Which is all the more reason as a conservative to step aside and watch the New York Times once again be subject to criticism and concern - especially on an issue that as a liberal media outlet, they should be championing.  Holding the NYT up to their own standards is something Alinsky might do if he were on the conservative side of the political spectrum.  I'm happy to do so, with the proviso that this doesn't turn into another attack on conservatives as per usual.  As a conservative, I believe in free markets - even when it comes to labor.  If Abramson is worth as much as her predecessor (or more, or less) she should be paid accordingly.  And if she isn't being paid what she is worth, she is free to leave and seek more gainful employment - the free market will see her get offers in accordance with what she has to offer. This should be true for every woman, and every man.  Underpaying someone will result in only being able to hire inferior employees.

As far as being able to leave for better employment, I suspect that is actually what is happening in this case already.

Friday Musical Interlude - Amok

Today's Friday Musical Interlude is brought to you by German group Ledernacken (German for Leatherneck) with their weird but catchy song Amok from 1983.  The music of Ledernacken was a mix of electronic, hard rock and African rhythm with lyrics that were meant to be ironically violent and sexist (or so I am led to believe).  Since the lyrics are predominantly German, I don't pay much attention to them anyway - not speaking German and all. But beyond the controversy of the lyrics, this is simply a catchy song.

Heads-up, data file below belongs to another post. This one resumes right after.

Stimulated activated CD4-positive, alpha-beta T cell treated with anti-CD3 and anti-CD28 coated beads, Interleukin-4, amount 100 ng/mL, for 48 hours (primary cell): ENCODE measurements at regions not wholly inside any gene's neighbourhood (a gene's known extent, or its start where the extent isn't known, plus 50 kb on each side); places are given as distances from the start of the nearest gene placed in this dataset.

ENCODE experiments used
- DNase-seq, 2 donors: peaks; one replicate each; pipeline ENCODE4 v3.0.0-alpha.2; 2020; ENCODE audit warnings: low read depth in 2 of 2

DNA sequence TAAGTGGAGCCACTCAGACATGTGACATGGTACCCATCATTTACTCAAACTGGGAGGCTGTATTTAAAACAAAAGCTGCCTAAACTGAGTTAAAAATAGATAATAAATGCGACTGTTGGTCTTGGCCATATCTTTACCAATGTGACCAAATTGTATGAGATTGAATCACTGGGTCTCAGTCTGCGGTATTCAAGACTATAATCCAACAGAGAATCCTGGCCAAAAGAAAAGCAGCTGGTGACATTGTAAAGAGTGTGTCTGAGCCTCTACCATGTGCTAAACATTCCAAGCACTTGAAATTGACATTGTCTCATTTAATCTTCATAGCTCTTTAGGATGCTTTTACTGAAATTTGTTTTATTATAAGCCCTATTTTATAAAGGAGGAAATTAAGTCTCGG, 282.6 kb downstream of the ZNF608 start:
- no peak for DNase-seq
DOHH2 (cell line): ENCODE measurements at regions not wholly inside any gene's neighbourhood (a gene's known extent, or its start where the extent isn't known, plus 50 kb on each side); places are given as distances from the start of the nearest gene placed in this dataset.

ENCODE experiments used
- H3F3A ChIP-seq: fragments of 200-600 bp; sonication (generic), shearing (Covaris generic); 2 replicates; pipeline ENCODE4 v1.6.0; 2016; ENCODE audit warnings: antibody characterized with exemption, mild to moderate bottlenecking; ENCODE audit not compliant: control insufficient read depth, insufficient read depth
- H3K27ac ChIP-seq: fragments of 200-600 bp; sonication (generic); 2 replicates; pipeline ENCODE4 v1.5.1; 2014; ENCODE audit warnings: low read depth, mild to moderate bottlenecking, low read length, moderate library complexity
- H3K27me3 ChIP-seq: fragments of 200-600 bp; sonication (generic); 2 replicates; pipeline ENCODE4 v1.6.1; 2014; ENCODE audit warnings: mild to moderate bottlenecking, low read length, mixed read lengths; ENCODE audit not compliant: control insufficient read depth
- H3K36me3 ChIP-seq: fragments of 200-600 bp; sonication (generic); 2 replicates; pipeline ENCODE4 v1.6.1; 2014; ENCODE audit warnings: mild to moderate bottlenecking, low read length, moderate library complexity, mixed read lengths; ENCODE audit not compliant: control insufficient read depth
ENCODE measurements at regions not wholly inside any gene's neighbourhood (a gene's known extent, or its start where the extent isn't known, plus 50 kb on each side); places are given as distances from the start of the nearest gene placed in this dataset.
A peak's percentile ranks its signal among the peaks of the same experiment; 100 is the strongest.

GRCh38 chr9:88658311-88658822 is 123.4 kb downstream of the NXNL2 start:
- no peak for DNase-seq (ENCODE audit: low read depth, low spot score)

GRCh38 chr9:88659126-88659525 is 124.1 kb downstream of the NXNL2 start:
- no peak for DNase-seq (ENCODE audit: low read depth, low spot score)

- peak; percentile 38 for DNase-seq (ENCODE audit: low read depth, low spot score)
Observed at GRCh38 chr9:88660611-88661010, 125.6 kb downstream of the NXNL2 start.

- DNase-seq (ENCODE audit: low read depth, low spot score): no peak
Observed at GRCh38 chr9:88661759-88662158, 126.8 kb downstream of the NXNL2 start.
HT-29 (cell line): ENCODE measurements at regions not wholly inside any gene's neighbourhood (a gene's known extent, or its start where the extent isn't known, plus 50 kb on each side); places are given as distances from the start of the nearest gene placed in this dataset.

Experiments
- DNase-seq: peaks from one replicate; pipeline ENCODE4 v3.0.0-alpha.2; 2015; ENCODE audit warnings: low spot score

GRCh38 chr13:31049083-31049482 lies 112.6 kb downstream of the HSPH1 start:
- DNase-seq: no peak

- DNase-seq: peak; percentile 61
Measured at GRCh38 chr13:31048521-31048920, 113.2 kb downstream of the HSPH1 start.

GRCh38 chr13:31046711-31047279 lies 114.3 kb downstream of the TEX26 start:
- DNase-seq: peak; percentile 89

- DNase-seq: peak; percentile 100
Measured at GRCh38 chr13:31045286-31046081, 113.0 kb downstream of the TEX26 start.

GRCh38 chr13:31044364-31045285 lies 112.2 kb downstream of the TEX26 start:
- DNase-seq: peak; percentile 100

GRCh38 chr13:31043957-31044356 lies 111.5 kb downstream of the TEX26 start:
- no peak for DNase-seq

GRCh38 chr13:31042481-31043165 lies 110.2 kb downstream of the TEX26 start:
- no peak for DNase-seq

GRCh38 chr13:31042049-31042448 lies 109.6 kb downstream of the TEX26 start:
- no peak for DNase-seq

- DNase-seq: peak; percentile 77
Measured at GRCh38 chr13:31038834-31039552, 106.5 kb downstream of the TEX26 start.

May 15, 2014

Thursday Hillary Bash - Raising her health issues a tactical blunder?

The purpose of the Thursday Hillary Bash is of course to bash Hillary Clinton (on Thursdays) since she just isn't qualified to be a good commander in chief.  So I do not take lightly the notion of questioning someone who questions her fitness to be president.  But in this case, I do have to wonder - was this the right route to take?

Not brain damaged, but definitely policy-challenged.
Thanks to Karl Rove, it looks like the latest focus on Hillary has surrounded her health.  In 2016 she'll be 69 years old.  I personally don't think that's too old to serve two terms as president, but when Ronald Reagan ran in 1980 at the same age as Hillary Clinton would run in 2016, many people on the left used the issue his age against him (or tried to do so).  Borrowing from Saul Alinsky, why not use Hillary's age against her? But will it be effective?

In either a stroke of genius, or a massive brush of stupidity, Karl Rove threw the issue of Hillary's health out there. But he didn't limit it to her age, he brought up brain damage, as reported by the Washington Post:
If Clinton decides to run in 2016, her age and health are certain to be talked about, given that she would be vying to become the second-oldest person in history to be elected. She would be 69, only a little younger than Ronald Reagan when he won his first term in 1980.